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Report: Oil Will Cost $51/barrel by 2025

WASHINGTON - Crude oil prices will increase gradually and reach $51 a barrel by 2025 due to inflation and rising energy needs in developing nations, according to an Energy Department projection.

The report by the DOE's Energy Information Administration said strong economic growth in Asia will drive world energy prices in the next decade. The developing world's demand for energy will nearly double by 2025 with oil, coal and natural gas leading the way.

The report projects global energy demand to grow about 54 percent by 2025. But China, India and other developing countries will see a 91 percent jump as these countries continue rapid industrial development, said the EIA.

OPEC producers are expected to still be the major oil suppliers in 2025, the report said. They now account for about a third of the oil being pumped.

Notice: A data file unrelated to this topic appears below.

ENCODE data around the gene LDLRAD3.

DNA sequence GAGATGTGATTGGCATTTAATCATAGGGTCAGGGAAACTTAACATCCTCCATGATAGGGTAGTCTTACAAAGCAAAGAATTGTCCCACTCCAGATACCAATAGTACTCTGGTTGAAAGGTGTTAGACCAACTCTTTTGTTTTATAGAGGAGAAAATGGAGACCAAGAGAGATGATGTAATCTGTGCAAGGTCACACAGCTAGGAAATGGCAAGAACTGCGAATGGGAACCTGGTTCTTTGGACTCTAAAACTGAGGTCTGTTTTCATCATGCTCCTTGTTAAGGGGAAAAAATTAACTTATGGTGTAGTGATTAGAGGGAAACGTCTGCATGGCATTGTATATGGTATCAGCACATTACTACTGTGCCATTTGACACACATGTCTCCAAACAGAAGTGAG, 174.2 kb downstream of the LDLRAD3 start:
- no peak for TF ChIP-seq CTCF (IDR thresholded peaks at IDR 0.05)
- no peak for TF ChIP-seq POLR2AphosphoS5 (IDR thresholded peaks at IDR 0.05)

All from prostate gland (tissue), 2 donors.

Crude oil prices have been steadily rising since the late 1990s. The price of light crude closed at $36.70 a barrel on Tuesday in trading on the New York Mercantile Exchange.

The sharpest jump in demand will come from China and other Asian countries. Demand in the United States also will continue to increase. "The United States, China and the rest of developing Asia account for nearly 60 percent of the projected growth in world oil use," the EIA said.

Coal and oil will remain dominant fuels despite concerns about climate-changing "greenhouse" gases, the report said. Emissions of carbon dioxide, the leading greenhouse gas, will increase from 23.4 billion metric tons in 2001 — the baseline used in the report — to 37.1 billion metric tons by 2025, according to the EIA projections.

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